A former Elgin deputy police chief currently facing felony misconduct and identity theft charges hacked into his now ex-wife's personal bank account in April 2010 and took $8,500 only to return it after he was confronted by the Elgin police chief, according to court records.
Kane County prosecutors want this "prior bad act" by Robert Beeter, 53, of the 300 block of Settlers Parkway, Elgin, admitted as evidence should his case go to trial.
"The manner in which the defendant carries out all the offenses (is) similar. He selects a target and utilizes a computer medium to achieve his goal," wrote Kane County Assistant State's Attorney Bill Engerman in court papers.
Beeter is charged with 16 counts of identity theft and four counts of official misconduct, all felonies.
Beeter served as Elgin Police deputy chief until accepting a buyout early 2012.
He eventually was named Police Chief in Stockton, Ill., but after his arrest in May 2013, Stockton officials put him on leave and he eventually resigned in late summer 2013.
Beeter is accused of hacking into his mistress's husband's email and using a law enforcement database to look up information on a male acquaintance of his now ex-wife, according to court records.
From August 2010 through April 2011, Beeter hacked into the email 984 times, according to court records.
Beeter, then Elgin deputy chief, was suspended in summer 2010 after having an affair with co-worker, Tamara Welter, a sergeant at the department.
She also was suspended; Beeter is accused of hacking into the email of Greg Welter, then an Elgin police lieutenant, to help Tamara Welter in her divorce.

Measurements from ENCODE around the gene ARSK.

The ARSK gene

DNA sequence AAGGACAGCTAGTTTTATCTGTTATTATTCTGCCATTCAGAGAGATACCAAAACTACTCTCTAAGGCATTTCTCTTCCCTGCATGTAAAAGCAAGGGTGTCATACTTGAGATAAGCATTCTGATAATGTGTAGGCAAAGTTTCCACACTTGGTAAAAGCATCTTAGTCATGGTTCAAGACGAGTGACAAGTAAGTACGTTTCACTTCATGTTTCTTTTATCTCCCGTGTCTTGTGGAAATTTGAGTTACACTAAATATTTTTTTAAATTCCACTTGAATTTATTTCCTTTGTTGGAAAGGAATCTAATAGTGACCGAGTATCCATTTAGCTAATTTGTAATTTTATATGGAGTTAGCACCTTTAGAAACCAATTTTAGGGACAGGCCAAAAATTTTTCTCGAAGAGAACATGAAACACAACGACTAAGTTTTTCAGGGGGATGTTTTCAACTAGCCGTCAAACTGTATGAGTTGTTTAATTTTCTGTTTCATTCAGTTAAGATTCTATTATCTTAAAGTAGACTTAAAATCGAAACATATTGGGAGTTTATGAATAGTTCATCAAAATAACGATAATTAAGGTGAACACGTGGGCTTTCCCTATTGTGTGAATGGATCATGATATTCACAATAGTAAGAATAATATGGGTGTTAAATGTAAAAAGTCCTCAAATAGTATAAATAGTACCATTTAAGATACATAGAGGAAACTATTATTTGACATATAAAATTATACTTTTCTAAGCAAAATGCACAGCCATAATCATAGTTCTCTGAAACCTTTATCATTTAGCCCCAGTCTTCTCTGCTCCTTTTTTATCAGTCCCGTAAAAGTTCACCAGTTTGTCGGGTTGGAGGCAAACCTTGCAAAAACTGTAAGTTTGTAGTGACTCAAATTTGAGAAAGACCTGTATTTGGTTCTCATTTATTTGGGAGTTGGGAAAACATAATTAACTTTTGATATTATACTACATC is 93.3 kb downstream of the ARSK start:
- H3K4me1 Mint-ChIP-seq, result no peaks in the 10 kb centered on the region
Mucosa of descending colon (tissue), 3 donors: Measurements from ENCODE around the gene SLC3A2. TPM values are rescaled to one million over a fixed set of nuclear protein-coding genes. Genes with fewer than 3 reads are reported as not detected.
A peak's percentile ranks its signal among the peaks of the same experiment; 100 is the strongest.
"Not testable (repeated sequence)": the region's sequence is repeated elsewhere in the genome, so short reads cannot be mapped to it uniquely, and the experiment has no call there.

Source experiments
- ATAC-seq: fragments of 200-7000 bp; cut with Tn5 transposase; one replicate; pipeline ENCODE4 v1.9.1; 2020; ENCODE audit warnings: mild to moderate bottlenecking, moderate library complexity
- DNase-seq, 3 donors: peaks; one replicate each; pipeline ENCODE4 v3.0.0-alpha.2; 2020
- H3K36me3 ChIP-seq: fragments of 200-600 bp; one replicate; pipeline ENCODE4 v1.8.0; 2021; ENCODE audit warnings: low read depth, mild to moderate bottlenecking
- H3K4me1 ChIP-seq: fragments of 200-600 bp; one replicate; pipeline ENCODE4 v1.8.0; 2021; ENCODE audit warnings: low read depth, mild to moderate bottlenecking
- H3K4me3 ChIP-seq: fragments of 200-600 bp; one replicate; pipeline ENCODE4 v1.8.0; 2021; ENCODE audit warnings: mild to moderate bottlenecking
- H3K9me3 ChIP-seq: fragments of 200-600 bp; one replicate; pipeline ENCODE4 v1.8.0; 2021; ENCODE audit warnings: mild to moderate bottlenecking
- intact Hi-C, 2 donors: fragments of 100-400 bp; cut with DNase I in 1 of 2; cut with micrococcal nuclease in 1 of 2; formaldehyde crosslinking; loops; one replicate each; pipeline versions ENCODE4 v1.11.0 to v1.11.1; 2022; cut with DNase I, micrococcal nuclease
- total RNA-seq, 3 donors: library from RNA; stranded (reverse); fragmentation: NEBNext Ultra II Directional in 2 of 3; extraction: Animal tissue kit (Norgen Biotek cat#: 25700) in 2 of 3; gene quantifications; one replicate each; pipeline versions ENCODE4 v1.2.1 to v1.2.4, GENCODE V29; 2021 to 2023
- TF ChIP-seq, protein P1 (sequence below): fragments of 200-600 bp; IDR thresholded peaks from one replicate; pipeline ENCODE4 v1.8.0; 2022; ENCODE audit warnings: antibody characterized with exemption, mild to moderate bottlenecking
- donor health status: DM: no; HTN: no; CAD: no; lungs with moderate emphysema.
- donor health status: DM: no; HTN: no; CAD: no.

In court papers, prosecutors say Beeter hacked into his then-wife's personal bank account and removed $8,500 in April 2010. Beth Mularkey found out about this "unauthorized intrusion" when she was trying to get a cashier's check for a down payment on a home she was buying without Beeter's knowledge because their marriage had broken down, according to court records.
Mularkey called Elgin Police Chief Jeff Swoboda, told him what happened and Beeter returned the money via electronic transfer later that day, prosecutors said in court papers.
Beeter also made 18 inquiries into a law enforcement database to get information about Mularkey's male acquaintance, who was arrested in a traffic offense in New York, according to court records. Beeter later got a booking photo from the arrest and messaged Mularkey via social media, saying "Wait (until) you see your man's booking photos. Real sharp," according to court records.
A message left for Beeter's defense attorney, Brian Telander, was not immediately returned.
A message left for Swoboda Thursday also was not returned. Mularkey could not be reached for comment.
Beeter is next due in court Dec. 19. If convicted, he faces anywhere from probation to five years in prison.